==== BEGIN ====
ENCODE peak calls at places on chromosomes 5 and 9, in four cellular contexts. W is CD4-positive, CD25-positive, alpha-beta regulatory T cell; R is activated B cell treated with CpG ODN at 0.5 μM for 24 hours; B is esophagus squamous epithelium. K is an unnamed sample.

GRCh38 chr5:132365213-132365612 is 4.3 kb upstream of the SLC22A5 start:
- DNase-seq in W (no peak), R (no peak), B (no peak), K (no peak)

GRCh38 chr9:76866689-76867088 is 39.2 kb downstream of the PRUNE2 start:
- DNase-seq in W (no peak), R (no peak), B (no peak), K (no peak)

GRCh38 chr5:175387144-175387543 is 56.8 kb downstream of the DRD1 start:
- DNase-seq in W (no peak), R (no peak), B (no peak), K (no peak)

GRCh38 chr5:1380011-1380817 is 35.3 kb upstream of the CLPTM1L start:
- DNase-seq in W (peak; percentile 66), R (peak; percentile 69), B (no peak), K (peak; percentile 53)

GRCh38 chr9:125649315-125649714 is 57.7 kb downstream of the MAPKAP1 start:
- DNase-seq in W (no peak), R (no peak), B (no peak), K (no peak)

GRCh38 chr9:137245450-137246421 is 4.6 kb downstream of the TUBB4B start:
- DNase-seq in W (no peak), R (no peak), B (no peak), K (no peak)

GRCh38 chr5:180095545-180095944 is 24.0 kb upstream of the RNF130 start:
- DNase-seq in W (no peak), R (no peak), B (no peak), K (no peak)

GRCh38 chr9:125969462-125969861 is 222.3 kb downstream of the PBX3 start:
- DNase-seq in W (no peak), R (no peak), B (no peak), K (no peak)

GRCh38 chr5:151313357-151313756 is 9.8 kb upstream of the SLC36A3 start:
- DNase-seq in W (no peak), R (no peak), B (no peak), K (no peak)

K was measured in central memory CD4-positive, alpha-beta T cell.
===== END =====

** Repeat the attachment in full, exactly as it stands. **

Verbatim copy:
ENCODE peak calls at places on chromosomes 5 and 9, in four cellular contexts. W is CD4-positive, CD25-positive, alpha-beta regulatory T cell; R is activated B cell treated with CpG ODN at 0.5 μM for 24 hours; B is esophagus squamous epithelium. K is an unnamed sample.

GRCh38 chr5:132365213-132365612 is 4.3 kb upstream of the SLC22A5 start:
- DNase-seq in W (no peak), R (no peak), B (no peak), K (no peak)

GRCh38 chr9:76866689-76867088 is 39.2 kb downstream of the PRUNE2 start:
- DNase-seq in W (no peak), R (no peak), B (no peak), K (no peak)

GRCh38 chr5:175387144-175387543 is 56.8 kb downstream of the DRD1 start:
- DNase-seq in W (no peak), R (no peak), B (no peak), K (no peak)

GRCh38 chr5:1380011-1380817 is 35.3 kb upstream of the CLPTM1L start:
- DNase-seq in W (peak; percentile 66), R (peak; percentile 69), B (no peak), K (peak; percentile 53)

GRCh38 chr9:125649315-125649714 is 57.7 kb downstream of the MAPKAP1 start:
- DNase-seq in W (no peak), R (no peak), B (no peak), K (no peak)

GRCh38 chr9:137245450-137246421 is 4.6 kb downstream of the TUBB4B start:
- DNase-seq in W (no peak), R (no peak), B (no peak), K (no peak)

GRCh38 chr5:180095545-180095944 is 24.0 kb upstream of the RNF130 start:
- DNase-seq in W (no peak), R (no peak), B (no peak), K (no peak)

GRCh38 chr9:125969462-125969861 is 222.3 kb downstream of the PBX3 start:
- DNase-seq in W (no peak), R (no peak), B (no peak), K (no peak)

GRCh38 chr5:151313357-151313756 is 9.8 kb upstream of the SLC36A3 start:
- DNase-seq in W (no peak), R (no peak), B (no peak), K (no peak)

K was measured in central memory CD4-positive, alpha-beta T cell.